Tolerant as it might have been, the club drew the line when the production brought a rabbit and placed it on the bar for a key scene. "It's like a board of health thing," Favreau says. "You can't have a live animal in an eating establishment. After that, they threw us out."

While he's talking, one of the club's owners points out the "Swingers" poster on the wall (the premiere party would be held here a week later) and hands him a pack of matches embossed with the film's logo. Favreau holds them and gawks. He says hello to a few more regulars, then immediately wants to leave.

"If you had told me a year ago I'd walk into the Derby and there'd be a one-sheet and matches," he says outside, "I'd swear you were crazy."

He revs up the Comet and drives a few blocks east to the Dresden Room, another film location. It's a bar-restaurant-cabaret where the tattoo and nose ring generation savors the martini. Imagine the cast of "Friends" doing a time-travel episode to a lounge room at Bugsy Siegel's Flamingo.

Though Favreau says some retro bars remind him "of Civil War reenactments," here, with house regulars Marty & Elaine playing in the background, he seems at home. But all this nouveau Rat Pack ambience still can't keep his mind off the "Swingers" matchbook. It's the first thing he mentions when Vaughn, his co-star, arrives.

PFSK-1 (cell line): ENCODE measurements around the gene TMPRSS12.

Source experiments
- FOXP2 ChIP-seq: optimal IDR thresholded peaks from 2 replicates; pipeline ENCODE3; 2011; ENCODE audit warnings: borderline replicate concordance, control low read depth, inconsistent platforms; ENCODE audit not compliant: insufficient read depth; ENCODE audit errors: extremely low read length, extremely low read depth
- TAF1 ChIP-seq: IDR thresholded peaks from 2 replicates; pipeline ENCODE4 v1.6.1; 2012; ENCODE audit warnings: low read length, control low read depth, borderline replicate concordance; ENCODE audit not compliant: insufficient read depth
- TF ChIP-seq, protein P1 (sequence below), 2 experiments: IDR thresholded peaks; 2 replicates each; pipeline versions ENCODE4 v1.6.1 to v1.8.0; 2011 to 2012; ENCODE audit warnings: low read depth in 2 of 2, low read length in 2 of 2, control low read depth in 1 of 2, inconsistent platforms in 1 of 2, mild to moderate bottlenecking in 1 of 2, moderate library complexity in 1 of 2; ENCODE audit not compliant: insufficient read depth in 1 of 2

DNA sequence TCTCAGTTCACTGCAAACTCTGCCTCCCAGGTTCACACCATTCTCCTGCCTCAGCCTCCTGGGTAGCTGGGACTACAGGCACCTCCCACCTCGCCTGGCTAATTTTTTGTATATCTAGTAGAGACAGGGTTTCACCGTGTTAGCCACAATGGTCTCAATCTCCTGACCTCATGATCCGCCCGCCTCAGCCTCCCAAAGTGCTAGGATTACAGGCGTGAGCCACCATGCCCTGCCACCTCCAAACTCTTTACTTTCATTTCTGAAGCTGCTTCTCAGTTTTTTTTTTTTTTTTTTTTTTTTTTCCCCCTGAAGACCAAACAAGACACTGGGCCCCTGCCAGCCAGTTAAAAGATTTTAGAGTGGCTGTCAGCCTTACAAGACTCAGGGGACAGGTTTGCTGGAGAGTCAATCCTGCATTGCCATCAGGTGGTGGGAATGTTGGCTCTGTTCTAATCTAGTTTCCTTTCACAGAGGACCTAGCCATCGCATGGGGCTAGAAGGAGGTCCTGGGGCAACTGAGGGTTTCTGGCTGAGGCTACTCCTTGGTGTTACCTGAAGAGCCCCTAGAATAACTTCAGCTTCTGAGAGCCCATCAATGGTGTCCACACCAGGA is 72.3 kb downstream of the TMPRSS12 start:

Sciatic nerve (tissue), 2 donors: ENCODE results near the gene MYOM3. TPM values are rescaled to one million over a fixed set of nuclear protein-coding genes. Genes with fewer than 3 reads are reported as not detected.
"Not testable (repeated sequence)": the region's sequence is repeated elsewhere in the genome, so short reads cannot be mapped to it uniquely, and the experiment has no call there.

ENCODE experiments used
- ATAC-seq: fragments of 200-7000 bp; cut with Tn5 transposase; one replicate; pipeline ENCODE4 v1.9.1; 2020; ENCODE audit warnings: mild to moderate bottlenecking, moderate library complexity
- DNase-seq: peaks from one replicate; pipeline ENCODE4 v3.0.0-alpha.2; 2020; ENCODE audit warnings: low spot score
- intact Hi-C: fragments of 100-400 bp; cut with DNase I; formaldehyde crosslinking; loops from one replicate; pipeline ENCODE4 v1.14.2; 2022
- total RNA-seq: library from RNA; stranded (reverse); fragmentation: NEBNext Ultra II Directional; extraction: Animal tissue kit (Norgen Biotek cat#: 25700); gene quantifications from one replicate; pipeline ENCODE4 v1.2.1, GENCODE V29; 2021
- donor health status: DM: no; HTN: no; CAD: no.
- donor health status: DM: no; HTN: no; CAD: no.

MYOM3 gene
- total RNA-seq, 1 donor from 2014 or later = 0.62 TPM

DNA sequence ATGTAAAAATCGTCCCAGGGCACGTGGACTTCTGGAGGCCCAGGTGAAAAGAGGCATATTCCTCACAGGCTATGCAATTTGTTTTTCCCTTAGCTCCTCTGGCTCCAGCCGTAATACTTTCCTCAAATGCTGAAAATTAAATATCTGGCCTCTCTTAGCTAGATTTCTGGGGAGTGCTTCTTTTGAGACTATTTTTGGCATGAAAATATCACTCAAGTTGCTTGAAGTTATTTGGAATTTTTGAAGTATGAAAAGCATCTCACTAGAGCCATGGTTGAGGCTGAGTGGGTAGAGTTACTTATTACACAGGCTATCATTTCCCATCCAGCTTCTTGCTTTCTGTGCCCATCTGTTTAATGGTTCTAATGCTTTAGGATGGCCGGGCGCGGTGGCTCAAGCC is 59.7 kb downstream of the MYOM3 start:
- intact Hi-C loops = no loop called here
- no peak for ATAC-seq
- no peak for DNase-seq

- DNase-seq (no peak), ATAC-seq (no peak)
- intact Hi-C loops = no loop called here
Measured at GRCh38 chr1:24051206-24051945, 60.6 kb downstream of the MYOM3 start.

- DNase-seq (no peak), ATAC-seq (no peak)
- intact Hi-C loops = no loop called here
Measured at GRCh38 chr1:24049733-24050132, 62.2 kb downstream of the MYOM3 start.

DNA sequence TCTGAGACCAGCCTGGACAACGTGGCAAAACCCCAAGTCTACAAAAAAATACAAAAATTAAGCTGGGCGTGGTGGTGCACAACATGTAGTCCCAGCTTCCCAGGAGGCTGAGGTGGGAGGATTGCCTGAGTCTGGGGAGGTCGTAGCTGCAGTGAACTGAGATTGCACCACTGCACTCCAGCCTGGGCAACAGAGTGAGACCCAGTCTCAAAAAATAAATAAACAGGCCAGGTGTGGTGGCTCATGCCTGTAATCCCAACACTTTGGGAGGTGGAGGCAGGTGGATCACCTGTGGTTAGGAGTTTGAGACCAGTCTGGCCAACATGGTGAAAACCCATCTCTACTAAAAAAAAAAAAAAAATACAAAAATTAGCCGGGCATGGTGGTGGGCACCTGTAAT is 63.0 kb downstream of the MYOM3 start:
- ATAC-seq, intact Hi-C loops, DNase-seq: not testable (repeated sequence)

They have been friends since 1992, when they met on the set of "Rudy" (Favreau has lost 75 pounds since his role as a Notre Dame football player in that film).

Since "Swingers" wrapped, Vaughn has seen his career skyrocket, landing a key role in the "Jurassic Park" sequel. Favreau says that for an actor to be cast in a Spielberg film "is the American equivalent of knighthood."

Vaughn knows the coming tidal wave of publicity is going to change his life, but this book of matches with his silhouette emblazoned on the inside cover is the first concrete evidence.

It sits on the table. They stare. This must have been what it was like the first time Harrison Ford saw himself as a "Star Wars" action figure.

After a few moments, they talk about how, after several years in the business, they're mature enough to handle whatever fame might come their way.

"We might be Cinderellas," Favreau says, "but we've seen a lot of balls."

The next morning, they are to audition for the lead voices in a DreamWorks animated film, and even though they're clearly excited, they haven't spent a lot of time preparing.

"Have you looked at it yet?" Favreau asks. Vaughn makes an evasive hand gesture.

"Do you even have it?" Vaughn looks up at the ceiling.

"Well, we'll get there 15 minutes early and go over it a couple times," Favreau says, settling the matter.

So two guys who a few months ago were desperate for any work are now confident enough to wing it in front of high-powered casting executives. A fringe benefit, they say, from their "Swingers" experience.

"We've been through such an adventure getting this movie made," Favreau explains, "I trust our friendship."